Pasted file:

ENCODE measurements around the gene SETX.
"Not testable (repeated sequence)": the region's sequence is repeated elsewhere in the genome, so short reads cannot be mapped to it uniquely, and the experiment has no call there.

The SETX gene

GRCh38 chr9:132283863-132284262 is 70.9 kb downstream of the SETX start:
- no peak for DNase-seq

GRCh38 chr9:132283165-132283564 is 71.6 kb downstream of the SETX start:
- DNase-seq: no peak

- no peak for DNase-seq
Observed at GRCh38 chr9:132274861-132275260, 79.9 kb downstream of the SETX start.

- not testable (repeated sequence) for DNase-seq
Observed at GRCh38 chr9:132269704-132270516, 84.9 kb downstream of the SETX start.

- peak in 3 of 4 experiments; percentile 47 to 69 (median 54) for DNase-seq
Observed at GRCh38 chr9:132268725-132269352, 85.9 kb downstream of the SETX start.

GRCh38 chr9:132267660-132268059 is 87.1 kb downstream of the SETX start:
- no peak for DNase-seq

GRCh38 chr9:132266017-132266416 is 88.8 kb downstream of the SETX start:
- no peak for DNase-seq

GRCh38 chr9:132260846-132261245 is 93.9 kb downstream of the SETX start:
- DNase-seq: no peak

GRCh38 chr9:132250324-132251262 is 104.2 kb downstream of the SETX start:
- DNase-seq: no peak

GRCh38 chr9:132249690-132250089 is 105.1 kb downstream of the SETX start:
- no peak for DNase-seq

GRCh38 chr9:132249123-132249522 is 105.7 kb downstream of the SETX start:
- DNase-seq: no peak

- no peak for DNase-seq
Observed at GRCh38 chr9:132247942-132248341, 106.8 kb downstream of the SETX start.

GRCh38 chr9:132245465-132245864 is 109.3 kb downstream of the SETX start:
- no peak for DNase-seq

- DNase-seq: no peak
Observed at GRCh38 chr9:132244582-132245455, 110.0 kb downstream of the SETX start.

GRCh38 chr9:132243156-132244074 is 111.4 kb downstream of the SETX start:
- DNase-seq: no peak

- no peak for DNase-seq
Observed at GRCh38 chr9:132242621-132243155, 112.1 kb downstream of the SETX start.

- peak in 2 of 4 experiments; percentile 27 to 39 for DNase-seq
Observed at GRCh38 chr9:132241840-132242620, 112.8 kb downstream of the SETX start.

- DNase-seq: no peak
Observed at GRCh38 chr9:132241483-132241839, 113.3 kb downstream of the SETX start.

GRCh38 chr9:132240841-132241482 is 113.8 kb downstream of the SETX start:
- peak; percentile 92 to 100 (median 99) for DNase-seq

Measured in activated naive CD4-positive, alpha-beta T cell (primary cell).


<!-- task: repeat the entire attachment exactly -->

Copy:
ENCODE measurements around the gene SETX.
"Not testable (repeated sequence)": the region's sequence is repeated elsewhere in the genome, so short reads cannot be mapped to it uniquely, and the experiment has no call there.

The SETX gene

GRCh38 chr9:132283863-132284262 is 70.9 kb downstream of the SETX start:
- no peak for DNase-seq

GRCh38 chr9:132283165-132283564 is 71.6 kb downstream of the SETX start:
- DNase-seq: no peak

- no peak for DNase-seq
Observed at GRCh38 chr9:132274861-132275260, 79.9 kb downstream of the SETX start.

- not testable (repeated sequence) for DNase-seq
Observed at GRCh38 chr9:132269704-132270516, 84.9 kb downstream of the SETX start.

- peak in 3 of 4 experiments; percentile 47 to 69 (median 54) for DNase-seq
Observed at GRCh38 chr9:132268725-132269352, 85.9 kb downstream of the SETX start.

GRCh38 chr9:132267660-132268059 is 87.1 kb downstream of the SETX start:
- no peak for DNase-seq

GRCh38 chr9:132266017-132266416 is 88.8 kb downstream of the SETX start:
- no peak for DNase-seq

GRCh38 chr9:132260846-132261245 is 93.9 kb downstream of the SETX start:
- DNase-seq: no peak

GRCh38 chr9:132250324-132251262 is 104.2 kb downstream of the SETX start:
- DNase-seq: no peak

GRCh38 chr9:132249690-132250089 is 105.1 kb downstream of the SETX start:
- no peak for DNase-seq

GRCh38 chr9:132249123-132249522 is 105.7 kb downstream of the SETX start:
- DNase-seq: no peak

- no peak for DNase-seq
Observed at GRCh38 chr9:132247942-132248341, 106.8 kb downstream of the SETX start.

GRCh38 chr9:132245465-132245864 is 109.3 kb downstream of the SETX start:
- no peak for DNase-seq

- DNase-seq: no peak
Observed at GRCh38 chr9:132244582-132245455, 110.0 kb downstream of the SETX start.

GRCh38 chr9:132243156-132244074 is 111.4 kb downstream of the SETX start:
- DNase-seq: no peak

- no peak for DNase-seq
Observed at GRCh38 chr9:132242621-132243155, 112.1 kb downstream of the SETX start.

- peak in 2 of 4 experiments; percentile 27 to 39 for DNase-seq
Observed at GRCh38 chr9:132241840-132242620, 112.8 kb downstream of the SETX start.

- DNase-seq: no peak
Observed at GRCh38 chr9:132241483-132241839, 113.3 kb downstream of the SETX start.

GRCh38 chr9:132240841-132241482 is 113.8 kb downstream of the SETX start:
- peak; percentile 92 to 100 (median 99) for DNase-seq

Measured in activated naive CD4-positive, alpha-beta T cell (primary cell).